Everyone wants to innovate. Organizations want to gain the upper hand on the competition while strengthening the organizational movement of success. Unfortunately, leaders in organizations can stifle that very notion. Leaders and managers alike get in their way by sticking to old ideas and archaic methodologies that never move past challenging assumptions or redefining the status quo. Likewise, the same people neglect their subordinate’s ideas and creativity. Employees have great ideas and bold predictions for the future, only to turn around and be shot down by the management team. Organizational leaders lack the ability to accept intellectual bravery within the workplace.
What is intellectual bravery? One author identified intellectual bravery as the willingness to disagree, dissent, or challenge the status quo in a setting of social risk in which you could be embarrassed, marginalized, or punished (Clark, 2020). When organizations cease pushing the boundaries of innovation, growth ceases and settles—delivering an organizational culture of stagnation and silence from employees. Leaders, though, can turn the frown upside down. Leaders are the enablers of the organization and with the right tools allow the work environment to endure… innovation can go unmatched.
How do leaders build a culture of innovation and bravery in their organizations? For starters, leaders need to allow folks to speak their minds without the fear of chastising. When employees feel unheard, they revert to the turtle approach and hide, never to see again. Similarly, leaders need to allow for disagreements. Allow employees to challenge assigned tasks, have them pick apart flaws, and bring new solutions to old thinking. This also follows along with championing free thinkers. Employees should be allowed stretch their imagination within their assigned roles to promote growth in the organization. Moreover, employees will have setbacks. Leaders must provide positive criticism with empathy and acceptance. Finally, allow open dialogue and ensure employees understand their worth and that their voice has meaning in a chaotic world constantly changing.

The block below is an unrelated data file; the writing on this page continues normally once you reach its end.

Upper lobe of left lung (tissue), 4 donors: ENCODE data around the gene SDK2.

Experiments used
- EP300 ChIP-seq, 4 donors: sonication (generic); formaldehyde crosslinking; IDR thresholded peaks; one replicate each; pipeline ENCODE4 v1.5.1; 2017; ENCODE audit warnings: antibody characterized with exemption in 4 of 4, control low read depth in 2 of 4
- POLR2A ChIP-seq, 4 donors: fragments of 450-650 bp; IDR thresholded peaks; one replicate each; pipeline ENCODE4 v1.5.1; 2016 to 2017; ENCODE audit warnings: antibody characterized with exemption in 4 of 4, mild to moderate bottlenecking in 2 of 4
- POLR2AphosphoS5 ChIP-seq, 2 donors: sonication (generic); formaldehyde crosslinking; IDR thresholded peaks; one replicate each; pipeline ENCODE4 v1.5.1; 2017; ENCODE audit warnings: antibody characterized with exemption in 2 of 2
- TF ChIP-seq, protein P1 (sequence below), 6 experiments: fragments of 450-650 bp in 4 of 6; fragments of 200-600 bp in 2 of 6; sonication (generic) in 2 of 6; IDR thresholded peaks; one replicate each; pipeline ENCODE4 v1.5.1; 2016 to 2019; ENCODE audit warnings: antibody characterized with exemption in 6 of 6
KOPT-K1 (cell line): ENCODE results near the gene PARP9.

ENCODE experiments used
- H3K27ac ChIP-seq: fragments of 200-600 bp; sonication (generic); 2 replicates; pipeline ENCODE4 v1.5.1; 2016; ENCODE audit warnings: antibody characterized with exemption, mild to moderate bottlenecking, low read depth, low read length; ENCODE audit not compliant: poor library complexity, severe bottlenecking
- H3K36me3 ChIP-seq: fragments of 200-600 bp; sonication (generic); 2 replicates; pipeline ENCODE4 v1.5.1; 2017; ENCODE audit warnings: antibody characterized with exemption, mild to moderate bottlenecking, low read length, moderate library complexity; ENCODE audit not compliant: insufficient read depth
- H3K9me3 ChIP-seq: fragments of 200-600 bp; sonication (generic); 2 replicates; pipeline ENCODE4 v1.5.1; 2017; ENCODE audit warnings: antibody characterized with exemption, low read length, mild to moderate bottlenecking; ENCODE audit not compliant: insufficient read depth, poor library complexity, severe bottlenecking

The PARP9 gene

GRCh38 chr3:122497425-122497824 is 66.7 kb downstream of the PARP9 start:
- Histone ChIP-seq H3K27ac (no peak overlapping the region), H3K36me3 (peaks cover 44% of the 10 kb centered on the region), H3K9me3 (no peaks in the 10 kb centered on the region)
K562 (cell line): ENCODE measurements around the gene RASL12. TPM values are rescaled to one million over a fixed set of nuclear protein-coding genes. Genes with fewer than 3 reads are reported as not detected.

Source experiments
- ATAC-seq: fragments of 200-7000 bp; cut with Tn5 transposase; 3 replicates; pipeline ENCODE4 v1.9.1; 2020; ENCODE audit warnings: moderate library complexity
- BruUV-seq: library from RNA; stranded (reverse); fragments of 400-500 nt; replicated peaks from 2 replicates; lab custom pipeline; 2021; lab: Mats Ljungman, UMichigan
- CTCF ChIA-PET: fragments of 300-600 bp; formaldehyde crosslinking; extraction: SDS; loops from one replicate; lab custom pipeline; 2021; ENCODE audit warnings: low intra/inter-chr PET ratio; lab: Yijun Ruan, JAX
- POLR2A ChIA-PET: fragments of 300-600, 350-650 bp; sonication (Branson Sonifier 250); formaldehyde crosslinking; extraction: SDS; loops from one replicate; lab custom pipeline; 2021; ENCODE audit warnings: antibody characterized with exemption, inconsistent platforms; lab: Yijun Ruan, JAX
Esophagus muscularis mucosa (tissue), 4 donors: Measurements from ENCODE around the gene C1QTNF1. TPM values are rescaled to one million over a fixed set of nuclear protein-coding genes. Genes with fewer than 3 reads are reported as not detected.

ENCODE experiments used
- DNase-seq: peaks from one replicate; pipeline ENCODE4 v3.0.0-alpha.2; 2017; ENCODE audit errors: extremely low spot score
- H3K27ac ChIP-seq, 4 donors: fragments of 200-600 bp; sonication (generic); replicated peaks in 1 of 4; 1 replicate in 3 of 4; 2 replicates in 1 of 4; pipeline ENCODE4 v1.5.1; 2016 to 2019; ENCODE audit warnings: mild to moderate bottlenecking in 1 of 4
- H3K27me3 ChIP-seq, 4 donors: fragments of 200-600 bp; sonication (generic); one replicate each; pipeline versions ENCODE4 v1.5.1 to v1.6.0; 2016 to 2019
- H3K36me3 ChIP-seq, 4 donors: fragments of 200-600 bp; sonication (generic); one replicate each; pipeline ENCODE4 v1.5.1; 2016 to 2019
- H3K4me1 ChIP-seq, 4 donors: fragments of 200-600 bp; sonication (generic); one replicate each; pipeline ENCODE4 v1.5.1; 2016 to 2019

With intellectual bravery, leaders create an environment where innovative cultures thrive and can be bold. Instead of employees being fearful, they can be free to move and flourish without reprisal, permitted to challenge and ask what they need while allowing for mistakes to happen. When leaders cease intellectual bravery from happening… everything suffers.
Clark, T. R. (2020). To foster innovation, cultivate a culture of intellectual bravery. Harvard Business Review, 1–6. https://hbr.org/2020/10/to-foster-innovation-cultivate-a-culture-of-intellectual-bravery?autocomplete=true
Originally published AETC